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QRM brings shorter turnaround times and improved predictability to Elaut

When the production department at Elaut found it more and more difficult to keep up with the increasing numbers of orders, it decided to change strategy.  


Based in Sint-Niklaas in Belgium, the designer and producer of amusement and gaming equipment sells its products around the world to amusement parks, carnivals, funfairs, casinos, etc. In view of the wide-ranging public and variety of markets, each with its own preferences and national legislation covering games of chance, the range of products offered is very diverse and, in some cases, includes many variations of the same game. In addition to this, the production runs are small and the range of products keeps growing. Many of the older games remain available as long as there is demand for them.

 

Sales increased during the last few years, which, in turn, resulted in an increased turnover and more orders. The increasing sales have gradually taken production levels right up to the capacity limit. Delivery times were already long and often unpredictable resulting in having to indicate long lead times to customers just to be on the safe side.

 

The production procedures are continually modified and optimised, but the planning continued to be an issue because of the differences in production times. The company decided to learn more about QRM (quick response manufacturing), for which the production manager completed the QRM Alpha Specialist training course. Elaut moved from completing customer orders to daily orders. A number of machines are completed and the work for the next day is prepared by the end of each day. The system dynamics makes it possible to carry on working despite the various types of products and components, each of which requires a different production time.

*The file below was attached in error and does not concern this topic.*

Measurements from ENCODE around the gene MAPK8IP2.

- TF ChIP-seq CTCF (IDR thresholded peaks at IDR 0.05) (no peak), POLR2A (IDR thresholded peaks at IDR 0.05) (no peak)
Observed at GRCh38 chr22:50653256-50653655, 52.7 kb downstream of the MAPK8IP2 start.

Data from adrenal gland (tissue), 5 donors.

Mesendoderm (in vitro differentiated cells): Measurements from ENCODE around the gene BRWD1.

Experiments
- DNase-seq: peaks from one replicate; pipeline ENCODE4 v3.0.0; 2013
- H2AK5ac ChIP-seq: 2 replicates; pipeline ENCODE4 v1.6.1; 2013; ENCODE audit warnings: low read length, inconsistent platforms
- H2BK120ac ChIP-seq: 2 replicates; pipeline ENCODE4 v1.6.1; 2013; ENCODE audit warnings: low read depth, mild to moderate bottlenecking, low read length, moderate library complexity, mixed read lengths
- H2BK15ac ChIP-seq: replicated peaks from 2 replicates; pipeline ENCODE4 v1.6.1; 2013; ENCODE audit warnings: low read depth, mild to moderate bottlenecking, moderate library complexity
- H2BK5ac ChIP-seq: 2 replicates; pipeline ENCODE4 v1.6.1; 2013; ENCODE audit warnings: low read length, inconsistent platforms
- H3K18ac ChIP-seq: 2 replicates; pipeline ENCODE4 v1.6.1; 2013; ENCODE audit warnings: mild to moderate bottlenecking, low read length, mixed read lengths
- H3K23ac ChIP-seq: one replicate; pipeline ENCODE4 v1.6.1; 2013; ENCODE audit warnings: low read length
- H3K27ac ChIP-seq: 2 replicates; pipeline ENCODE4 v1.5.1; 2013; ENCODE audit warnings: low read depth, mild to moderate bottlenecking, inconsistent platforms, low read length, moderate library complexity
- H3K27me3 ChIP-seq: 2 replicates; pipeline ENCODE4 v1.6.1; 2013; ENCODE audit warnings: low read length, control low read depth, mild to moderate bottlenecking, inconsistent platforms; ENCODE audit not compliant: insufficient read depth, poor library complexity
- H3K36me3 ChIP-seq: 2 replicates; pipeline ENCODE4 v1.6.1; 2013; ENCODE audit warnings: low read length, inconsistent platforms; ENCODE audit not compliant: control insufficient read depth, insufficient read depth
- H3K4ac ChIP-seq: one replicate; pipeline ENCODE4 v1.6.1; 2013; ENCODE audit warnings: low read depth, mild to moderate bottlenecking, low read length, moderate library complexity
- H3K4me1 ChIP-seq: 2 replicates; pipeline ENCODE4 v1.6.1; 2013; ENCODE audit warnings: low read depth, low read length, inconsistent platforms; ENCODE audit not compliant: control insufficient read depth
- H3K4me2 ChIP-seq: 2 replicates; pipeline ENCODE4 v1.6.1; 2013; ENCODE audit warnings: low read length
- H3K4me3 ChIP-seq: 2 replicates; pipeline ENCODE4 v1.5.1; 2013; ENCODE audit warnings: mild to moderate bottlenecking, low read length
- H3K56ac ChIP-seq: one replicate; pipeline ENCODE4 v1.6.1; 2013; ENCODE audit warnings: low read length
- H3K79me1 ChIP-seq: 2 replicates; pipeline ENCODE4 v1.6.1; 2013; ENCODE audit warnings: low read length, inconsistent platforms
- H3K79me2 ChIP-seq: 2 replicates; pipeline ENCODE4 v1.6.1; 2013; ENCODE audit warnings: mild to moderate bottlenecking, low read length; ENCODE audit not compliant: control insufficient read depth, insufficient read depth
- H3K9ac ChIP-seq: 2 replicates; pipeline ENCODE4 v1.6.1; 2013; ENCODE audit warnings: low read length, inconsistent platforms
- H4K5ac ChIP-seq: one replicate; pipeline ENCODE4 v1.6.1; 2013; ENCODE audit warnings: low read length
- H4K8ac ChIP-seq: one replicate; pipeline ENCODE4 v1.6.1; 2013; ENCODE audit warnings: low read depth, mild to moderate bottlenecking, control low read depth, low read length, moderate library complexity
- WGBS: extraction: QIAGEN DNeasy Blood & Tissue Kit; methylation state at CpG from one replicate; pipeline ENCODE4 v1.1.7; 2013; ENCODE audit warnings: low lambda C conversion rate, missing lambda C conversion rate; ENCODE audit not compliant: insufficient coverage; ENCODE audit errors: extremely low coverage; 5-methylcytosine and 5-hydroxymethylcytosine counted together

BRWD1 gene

More transparency

The advantages of the new system were soon apparent: greater transparency provides information on who is producing what and when, the workload is distributed more evenly, the lead times are shorter, no intermediate stocks were required on the shop-floor, the daily production became easier to anticipate and faster feedback means errors and defects are detected immediately. The added bonus was that the levels of stress and the need for overtime decreased and time became available for continuous improvements.

 

More QRM procedures are planned for the future: transition to self-managing teams, adapted workplace lay-outs and creating Q-ROCs ("Quick Response Office Cells") at the offices in order to achieve a QRM strategy throughout the company. This will result in a higher output working with the same number of people and also improving delivery time predictions. The company would like to shorten lead times even further and, where possible, have limited stock available to handle order fluctuations better.